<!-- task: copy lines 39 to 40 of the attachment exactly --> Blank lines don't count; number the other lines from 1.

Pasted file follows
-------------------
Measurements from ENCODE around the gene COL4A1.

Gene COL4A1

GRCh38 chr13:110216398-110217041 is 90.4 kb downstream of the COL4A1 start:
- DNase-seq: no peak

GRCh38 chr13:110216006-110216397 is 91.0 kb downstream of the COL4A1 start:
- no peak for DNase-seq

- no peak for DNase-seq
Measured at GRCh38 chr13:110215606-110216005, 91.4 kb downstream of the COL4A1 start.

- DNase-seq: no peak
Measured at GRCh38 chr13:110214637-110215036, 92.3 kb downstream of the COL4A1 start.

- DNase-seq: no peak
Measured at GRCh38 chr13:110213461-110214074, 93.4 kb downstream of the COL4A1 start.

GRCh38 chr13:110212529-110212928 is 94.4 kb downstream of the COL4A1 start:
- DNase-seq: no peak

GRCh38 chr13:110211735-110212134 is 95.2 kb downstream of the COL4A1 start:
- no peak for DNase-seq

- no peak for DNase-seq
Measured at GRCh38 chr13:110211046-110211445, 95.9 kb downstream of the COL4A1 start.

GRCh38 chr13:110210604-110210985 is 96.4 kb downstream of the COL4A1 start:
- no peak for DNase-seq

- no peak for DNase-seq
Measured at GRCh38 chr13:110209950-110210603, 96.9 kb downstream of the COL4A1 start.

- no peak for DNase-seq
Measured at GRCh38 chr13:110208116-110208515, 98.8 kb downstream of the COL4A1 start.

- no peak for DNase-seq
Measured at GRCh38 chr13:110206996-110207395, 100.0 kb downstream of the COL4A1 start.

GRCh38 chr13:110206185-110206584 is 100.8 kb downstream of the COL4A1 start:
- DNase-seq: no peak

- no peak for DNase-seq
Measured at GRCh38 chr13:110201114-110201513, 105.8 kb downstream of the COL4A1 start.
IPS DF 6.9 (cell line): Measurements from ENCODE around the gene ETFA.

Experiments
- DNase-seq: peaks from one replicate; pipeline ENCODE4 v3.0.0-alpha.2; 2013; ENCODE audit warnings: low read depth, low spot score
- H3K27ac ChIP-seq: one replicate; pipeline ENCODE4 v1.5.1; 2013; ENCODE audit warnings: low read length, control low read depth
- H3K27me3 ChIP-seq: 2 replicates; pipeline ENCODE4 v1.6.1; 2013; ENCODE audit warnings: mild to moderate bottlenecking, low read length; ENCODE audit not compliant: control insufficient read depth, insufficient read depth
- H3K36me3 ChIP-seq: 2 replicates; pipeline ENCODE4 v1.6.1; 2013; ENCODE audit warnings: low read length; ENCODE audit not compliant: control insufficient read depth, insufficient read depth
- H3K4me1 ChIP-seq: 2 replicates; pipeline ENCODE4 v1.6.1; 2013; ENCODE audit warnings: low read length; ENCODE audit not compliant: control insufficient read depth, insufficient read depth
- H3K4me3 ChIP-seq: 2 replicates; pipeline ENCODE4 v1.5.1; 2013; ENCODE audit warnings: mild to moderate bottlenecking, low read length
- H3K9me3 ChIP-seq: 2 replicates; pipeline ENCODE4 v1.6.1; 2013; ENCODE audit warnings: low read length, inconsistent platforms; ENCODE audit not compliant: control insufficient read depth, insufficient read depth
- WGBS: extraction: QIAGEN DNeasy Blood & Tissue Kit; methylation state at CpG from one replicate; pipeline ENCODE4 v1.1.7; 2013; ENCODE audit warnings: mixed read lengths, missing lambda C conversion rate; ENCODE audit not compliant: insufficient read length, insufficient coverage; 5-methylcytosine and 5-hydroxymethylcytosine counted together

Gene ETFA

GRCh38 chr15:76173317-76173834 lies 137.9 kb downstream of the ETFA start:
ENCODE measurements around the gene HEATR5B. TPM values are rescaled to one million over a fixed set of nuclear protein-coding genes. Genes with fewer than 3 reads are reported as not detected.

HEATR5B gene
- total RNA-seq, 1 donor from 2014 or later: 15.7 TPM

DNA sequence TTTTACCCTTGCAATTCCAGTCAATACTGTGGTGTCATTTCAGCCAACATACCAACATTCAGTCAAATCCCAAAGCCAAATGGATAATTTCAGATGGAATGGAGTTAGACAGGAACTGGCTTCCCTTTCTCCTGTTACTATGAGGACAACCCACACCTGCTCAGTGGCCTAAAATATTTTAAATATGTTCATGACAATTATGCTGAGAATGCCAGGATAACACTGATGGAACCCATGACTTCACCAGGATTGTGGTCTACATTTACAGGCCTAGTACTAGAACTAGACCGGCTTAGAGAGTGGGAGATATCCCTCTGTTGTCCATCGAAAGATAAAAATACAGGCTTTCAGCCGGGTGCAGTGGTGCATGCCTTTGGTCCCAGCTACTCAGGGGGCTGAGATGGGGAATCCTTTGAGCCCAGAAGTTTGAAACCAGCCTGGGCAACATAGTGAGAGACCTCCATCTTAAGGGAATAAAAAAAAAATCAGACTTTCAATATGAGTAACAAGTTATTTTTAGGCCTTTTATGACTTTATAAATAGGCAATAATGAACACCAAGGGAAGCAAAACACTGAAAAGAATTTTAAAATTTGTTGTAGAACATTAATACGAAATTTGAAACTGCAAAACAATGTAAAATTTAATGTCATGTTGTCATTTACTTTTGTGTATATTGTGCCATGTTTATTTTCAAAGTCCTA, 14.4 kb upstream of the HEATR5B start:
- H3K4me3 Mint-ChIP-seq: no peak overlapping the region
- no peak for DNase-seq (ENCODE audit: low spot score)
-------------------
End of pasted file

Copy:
- H3K9me3 ChIP-seq: 2 replicates; pipeline ENCODE4 v1.6.1; 2013; ENCODE audit warnings: low read length, inconsistent platforms; ENCODE audit not compliant: control insufficient read depth, insufficient read depth
- WGBS: extraction: QIAGEN DNeasy Blood & Tissue Kit; methylation state at CpG from one replicate; pipeline ENCODE4 v1.1.7; 2013; ENCODE audit warnings: mixed read lengths, missing lambda C conversion rate; ENCODE audit not compliant: insufficient read length, insufficient coverage; 5-methylcytosine and 5-hydroxymethylcytosine counted together